National Assembly Speaker Park Byeong-seug and Singaporean Parliament Speaker Tan Chuan-Jin hold a virtual meeting on Friday. (National Assembly)
National Assembly Speaker Park Byeong-seug and his Singaporean counterpart Tan Chuan-Jin agreed on the need to mutually recognize COVID-19 vaccination certificates and to resume a reciprocal quarantine exemption arrangement at a virtual meeting held on Friday, officials said Sunday.
They also shared views on the Korea-Singapore Digital Partnership Agreement and the Korean Peninsula.
Park said, “We are keenly interested in the efforts of Singapore to strike the right balance between infection control, the economy and the people’s normal daily life.”
He expressed his hope “for swift progress in consultations for the mutual recognition of vaccination certificates and the early resumption of the reciprocal green lane.”
In September last year, Korea and Singapore agreed to establish the reciprocal green lane, which facilitates short-term essential business and official travel between the two countries.
Some 770 Koreans including business people benefited from the arrangement. But the resurgence of the coronavirus around the world led the Singaporean government to decide to suspend the mechanism in February this year. The Korean government has temporarily stopped issuing quarantine exemption certificates to Singaporeans based on the principle of reciprocity.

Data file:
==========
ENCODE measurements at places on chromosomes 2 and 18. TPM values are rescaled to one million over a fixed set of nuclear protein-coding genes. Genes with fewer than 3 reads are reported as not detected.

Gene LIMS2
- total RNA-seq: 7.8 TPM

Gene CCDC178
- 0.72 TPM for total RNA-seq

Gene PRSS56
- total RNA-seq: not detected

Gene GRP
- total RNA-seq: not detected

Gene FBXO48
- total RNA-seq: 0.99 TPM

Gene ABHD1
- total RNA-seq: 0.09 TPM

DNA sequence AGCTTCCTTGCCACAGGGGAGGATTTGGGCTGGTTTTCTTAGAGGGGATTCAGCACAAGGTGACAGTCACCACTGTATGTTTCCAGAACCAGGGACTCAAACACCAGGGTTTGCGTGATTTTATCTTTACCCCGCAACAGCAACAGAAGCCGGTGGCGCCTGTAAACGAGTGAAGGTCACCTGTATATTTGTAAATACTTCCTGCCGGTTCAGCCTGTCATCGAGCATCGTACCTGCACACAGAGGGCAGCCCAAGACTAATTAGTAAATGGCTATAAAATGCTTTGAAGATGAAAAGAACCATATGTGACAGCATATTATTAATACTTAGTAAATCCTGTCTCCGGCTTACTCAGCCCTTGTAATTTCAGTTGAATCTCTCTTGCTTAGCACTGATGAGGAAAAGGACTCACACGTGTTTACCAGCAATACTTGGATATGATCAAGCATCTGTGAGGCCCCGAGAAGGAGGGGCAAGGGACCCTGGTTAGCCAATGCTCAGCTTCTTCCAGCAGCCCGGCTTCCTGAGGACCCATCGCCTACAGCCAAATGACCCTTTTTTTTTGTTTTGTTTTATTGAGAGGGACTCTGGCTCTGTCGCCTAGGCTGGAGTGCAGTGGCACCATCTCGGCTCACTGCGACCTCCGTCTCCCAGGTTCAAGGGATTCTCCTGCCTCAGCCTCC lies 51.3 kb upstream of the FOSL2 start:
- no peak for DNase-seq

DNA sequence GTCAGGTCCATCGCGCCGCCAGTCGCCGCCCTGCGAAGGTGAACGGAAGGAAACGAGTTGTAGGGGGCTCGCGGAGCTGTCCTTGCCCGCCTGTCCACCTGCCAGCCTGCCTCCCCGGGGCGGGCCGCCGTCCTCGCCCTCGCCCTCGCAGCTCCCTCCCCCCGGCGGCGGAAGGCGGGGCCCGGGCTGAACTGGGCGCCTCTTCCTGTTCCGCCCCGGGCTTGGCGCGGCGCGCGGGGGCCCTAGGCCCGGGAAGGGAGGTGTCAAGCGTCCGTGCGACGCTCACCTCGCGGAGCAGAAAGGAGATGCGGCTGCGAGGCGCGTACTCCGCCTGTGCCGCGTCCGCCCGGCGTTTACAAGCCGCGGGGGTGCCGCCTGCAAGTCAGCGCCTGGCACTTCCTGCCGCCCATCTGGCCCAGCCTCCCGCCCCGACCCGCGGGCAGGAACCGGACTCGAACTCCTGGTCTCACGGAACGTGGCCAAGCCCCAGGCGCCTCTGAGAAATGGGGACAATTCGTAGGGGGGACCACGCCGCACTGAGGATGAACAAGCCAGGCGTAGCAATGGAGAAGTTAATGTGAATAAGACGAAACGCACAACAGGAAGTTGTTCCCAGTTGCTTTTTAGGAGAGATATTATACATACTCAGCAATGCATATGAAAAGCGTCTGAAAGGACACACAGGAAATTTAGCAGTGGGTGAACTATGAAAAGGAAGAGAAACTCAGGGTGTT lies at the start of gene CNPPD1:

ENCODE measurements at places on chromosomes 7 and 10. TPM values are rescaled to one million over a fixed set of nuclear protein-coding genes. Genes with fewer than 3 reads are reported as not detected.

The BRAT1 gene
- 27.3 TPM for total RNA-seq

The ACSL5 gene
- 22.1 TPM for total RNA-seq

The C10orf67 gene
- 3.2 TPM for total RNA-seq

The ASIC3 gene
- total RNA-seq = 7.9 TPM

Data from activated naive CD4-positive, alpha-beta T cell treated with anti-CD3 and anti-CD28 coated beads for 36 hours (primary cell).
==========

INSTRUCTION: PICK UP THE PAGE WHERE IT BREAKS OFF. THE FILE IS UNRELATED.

Expressing expectations for a resumption of the fast lane, Tan said that a review is underway for the mutual recognition of vaccination certificates. He added that “the Singaporean authorities have been reviewing which vaccines to recognize.”
With regard to the Korea-Singapore Digital Partnership Agreement, Park said, “Bilateral cooperation in the financial technology and startup sectors will lead to win-win outcomes for both countries.”
The KSDPA is designed to lay a foundation for cooperation in the innovation and digital sectors by applying nondiscriminatory and transparent regulations to the trade of digital products and services. The two countries launched negotiations in June last year with the aim to sign an agreement by the end of this year.
Regarding issues on the Korean Peninsula, Park expressed his appreciation to Singapore for their contribution to the historic summit between the US and North Korea in June 2018.
Park said he had proposed through his public speeches to hold an inter-Korean parliamentary meeting anytime, anywhere, without any preconditions. While Seoul has been waiting for a response from North Korean authorities, he added that “it would make another successful case if it could take place in Singapore.”
Park sought the continued attention and support of Singapore as a leading country in ASEAN so that ASEAN member states could speak with one voice on inter-Korean issues.
In response, Tan said though Singapore is a small country, it is “ready and willing to contribute to peace and stability in the region.” He added that Singapore would be “happy to offer support in any way possible for peace on the Korean Peninsula.”
Separately, Park also invited his counterpart to attend the 29th Annual Meeting of the Asia Pacific Parliamentary Forum to be held in Korea in December this year.
By Shin Ji-hye (firstname.lastname@example.org